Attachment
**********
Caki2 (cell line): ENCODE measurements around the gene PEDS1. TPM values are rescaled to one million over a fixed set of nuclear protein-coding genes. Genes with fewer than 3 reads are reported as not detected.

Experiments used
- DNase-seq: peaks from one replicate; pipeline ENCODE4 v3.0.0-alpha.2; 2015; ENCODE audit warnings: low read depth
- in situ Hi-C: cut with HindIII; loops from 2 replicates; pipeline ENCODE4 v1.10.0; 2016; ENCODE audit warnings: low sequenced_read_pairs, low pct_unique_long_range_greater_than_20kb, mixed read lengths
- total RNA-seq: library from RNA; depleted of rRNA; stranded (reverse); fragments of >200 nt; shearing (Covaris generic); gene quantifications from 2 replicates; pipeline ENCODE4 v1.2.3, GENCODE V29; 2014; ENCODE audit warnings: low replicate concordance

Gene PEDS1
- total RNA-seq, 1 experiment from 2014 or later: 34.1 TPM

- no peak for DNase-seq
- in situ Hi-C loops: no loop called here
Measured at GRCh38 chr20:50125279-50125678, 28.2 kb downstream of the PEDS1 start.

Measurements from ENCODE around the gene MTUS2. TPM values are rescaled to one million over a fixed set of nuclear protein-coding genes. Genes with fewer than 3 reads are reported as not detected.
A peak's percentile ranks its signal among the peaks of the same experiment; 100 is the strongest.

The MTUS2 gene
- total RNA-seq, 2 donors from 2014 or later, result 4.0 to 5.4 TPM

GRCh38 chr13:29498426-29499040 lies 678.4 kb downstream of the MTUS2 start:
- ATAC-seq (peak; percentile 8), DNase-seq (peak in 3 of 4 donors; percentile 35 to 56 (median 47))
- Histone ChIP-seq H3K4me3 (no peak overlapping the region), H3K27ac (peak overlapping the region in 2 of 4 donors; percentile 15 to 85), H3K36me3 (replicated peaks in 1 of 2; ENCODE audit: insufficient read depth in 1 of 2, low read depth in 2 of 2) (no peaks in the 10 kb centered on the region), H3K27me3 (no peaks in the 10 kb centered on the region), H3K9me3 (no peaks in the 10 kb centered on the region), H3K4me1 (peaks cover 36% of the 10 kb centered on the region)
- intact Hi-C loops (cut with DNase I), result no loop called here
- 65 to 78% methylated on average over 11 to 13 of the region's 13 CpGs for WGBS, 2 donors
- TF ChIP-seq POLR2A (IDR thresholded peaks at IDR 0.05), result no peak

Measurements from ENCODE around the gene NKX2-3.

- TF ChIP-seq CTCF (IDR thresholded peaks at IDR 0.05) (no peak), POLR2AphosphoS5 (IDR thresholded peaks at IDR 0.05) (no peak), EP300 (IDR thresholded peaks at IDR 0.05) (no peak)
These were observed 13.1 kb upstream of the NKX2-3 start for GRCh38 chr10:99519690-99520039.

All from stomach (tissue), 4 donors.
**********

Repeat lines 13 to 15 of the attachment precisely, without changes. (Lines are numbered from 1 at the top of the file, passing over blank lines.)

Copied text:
The MTUS2 gene
- total RNA-seq, 2 donors from 2014 or later, result 4.0 to 5.4 TPM

GRCh38 chr13:29498426-29499040 lies 678.4 kb downstream of the MTUS2 start: